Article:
Amy can exclude gain up to $250,000. However, she cannot exclude the part of the gain equal to the depreciation she claimed for renting the house.

Environmental Cleanup Costs
This deduction provides businesses with an incentive to clean up certain sites that are contaminated with hazardous substances. Refer to the section on Environmental Cleanup Costs in Publication 535, Business Expenses.

Rental Income and Expenses - Real Estate Tax Tips
When are you required to report rental income and expenses?

You generally must include in your gross income all amounts you receive as rent. Rental income is any payment you receive for the use or occupation of property.

Expenses of renting property can be deducted from your gross rental income. You generally deduct your rental expenses in the year you pay them. Publication 527, Residential Rental Property includes information on the expenses you can deduct if you rent a condominium or cooperative apartment, if you rent part of your property, or if you change your property to rental use.

When to Report Income

Report rental income on your return for the year you actually or constructively receive it, if you are a cash basis taxpayer. You are a cash basis taxpayer if you report income in the year you receive it, regardless of when it was earned. You constructively receive income when it is made available to you, for example, by being credited to your bank account.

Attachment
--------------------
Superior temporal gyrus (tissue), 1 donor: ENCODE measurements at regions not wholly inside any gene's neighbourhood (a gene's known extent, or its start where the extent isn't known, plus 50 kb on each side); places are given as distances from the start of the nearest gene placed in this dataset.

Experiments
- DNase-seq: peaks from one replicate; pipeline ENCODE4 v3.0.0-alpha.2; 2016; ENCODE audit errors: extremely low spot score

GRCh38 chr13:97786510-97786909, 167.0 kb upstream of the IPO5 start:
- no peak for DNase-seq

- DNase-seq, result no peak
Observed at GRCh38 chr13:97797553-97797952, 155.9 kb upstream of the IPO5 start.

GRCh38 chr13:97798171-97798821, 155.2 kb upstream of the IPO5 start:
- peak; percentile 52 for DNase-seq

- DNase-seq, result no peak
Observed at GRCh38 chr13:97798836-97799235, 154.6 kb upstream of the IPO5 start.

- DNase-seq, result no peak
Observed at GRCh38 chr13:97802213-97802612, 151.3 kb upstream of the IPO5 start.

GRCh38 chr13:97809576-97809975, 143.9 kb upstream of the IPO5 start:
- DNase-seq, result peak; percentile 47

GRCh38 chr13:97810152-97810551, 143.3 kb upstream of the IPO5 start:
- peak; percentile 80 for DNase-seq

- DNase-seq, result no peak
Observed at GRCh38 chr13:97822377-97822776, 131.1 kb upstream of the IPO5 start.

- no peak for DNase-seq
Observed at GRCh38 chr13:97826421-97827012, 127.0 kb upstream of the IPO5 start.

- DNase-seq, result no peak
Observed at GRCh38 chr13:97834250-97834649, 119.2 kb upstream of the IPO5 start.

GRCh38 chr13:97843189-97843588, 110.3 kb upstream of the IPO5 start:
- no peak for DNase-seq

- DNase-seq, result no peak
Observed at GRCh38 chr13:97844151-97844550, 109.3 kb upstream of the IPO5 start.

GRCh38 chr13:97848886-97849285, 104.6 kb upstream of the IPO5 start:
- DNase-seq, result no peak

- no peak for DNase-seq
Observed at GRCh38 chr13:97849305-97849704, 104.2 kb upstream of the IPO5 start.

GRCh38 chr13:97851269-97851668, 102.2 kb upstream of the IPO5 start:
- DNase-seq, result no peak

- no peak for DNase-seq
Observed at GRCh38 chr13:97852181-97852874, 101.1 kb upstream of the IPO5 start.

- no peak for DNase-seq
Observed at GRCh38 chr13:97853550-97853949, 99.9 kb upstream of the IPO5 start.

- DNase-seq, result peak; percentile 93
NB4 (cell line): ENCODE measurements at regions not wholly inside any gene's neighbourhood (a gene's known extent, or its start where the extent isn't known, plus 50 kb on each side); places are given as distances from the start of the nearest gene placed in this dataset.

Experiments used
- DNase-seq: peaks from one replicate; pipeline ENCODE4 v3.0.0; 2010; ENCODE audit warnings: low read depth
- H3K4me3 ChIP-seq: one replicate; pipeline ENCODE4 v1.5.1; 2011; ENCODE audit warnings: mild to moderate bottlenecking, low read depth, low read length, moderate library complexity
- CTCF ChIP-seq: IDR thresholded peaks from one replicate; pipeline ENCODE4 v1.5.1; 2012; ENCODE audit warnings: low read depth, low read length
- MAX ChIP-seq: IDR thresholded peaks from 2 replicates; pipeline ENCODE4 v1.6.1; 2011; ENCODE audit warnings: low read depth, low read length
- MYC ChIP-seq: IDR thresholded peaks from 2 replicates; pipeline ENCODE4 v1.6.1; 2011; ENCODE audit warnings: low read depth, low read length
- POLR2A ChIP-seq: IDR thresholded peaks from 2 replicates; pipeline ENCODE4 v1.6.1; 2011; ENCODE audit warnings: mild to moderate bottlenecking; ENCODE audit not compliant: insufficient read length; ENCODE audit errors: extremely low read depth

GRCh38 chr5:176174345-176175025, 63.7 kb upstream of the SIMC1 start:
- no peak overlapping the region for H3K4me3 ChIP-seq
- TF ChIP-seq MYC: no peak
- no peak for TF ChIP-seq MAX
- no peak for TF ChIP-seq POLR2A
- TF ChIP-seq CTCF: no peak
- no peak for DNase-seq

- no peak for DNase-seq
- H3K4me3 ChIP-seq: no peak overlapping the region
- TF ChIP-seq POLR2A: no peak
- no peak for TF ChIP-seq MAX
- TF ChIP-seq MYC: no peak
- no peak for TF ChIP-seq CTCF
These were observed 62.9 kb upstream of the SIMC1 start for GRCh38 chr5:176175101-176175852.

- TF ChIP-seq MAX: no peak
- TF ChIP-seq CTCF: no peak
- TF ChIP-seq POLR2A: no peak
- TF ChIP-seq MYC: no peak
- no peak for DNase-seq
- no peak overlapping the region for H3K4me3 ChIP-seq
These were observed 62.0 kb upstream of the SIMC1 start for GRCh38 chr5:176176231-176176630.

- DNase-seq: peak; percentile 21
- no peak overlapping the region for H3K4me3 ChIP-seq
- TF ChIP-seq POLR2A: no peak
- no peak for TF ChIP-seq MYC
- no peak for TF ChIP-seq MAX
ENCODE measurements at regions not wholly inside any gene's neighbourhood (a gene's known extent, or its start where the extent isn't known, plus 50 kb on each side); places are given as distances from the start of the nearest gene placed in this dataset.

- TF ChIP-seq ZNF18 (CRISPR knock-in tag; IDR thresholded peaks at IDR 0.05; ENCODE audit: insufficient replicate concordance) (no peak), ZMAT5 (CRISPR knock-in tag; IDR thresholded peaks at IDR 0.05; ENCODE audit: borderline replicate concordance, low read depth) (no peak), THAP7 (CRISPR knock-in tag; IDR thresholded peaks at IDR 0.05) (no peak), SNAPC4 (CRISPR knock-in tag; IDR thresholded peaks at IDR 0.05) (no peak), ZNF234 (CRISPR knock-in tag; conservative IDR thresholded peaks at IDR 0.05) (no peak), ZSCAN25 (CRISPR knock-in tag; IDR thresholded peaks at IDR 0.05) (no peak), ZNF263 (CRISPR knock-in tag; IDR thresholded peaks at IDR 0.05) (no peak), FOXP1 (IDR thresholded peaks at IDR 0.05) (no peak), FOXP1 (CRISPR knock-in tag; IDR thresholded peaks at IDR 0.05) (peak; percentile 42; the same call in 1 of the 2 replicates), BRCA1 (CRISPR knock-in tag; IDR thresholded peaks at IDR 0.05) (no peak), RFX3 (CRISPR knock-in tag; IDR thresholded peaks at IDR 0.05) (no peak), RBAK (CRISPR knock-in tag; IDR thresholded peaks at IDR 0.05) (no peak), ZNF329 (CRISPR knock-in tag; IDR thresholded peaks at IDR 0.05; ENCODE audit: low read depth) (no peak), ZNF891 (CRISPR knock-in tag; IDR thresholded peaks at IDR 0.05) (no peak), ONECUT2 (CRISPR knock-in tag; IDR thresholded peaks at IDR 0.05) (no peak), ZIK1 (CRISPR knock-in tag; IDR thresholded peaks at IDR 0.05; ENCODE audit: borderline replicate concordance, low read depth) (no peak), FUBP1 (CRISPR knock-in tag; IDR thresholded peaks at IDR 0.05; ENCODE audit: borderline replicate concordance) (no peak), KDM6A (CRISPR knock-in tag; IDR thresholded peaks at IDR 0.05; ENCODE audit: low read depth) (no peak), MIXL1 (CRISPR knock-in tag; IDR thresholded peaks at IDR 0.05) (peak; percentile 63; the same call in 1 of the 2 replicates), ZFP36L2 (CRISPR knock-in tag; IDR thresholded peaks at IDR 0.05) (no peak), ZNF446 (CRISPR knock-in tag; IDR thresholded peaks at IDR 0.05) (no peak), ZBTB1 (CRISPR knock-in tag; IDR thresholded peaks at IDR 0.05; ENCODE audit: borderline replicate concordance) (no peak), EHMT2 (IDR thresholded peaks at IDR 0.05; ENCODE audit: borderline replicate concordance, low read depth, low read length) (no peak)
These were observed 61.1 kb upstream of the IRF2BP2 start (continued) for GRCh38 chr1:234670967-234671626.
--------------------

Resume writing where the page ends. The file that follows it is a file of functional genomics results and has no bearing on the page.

For more information about when you constructively receive income, see Publication 538, Accounting Periods and Methods.

Advance Rent

Advance rent is any amount you receive before the period that it covers. Include advance rent in your rental income in the year you receive it regardless of the period covered or the method of accounting you use.


You sign a 10-year lease to rent your property. In the first year, you receive $5,000 for the first year's rent and $5,000 as rent for the last year of the lease. You must include $10,000 in your income in the first year.

Security Deposits

Do not include a security deposit in your income when you receive it if you plan to return it to your tenant at the end of the lease. But if you keep part or all of the security deposit during any year because your tenant does not live up to the terms of the lease, include the amount you keep in your income in that year.

If an amount called a security deposit is to be used as a final payment of rent, it is advance rent. Include it in your income when you receive it.

Expenses Paid by Tenant

If your tenant pays any of your expenses, the payments are rental income. You must include them in your income. You can deduct the expenses if they are deductible rental expenses. See Rental Expenses in Publication 527, for more information.

Example One:

Your tenant pays the water and sewage bill for your rental property and deducts it from the normal rent payment. Under the terms of the lease, your tenant does not have to pay this bill.

Example Two:

While you are out of town, the furnace in your rental property stops working. Your tenant pays for the necessary repairs and deducts the repair bill from the rent payment. Based on the facts in each example, include in your rental income both the net amount of the rent payment and the amount the tenant paid for the utility bills and the repairs. You can deduct the cost of the utility bills and repairs as a rental expense.

Property or Services in Lieu of Rent

If you receive property or services, instead of money, as rent, include the fair market value of the property or services in your rental income.

If the services are provided at an agreed upon or specified price, that price is the fair market value unless there is evidence to the contrary.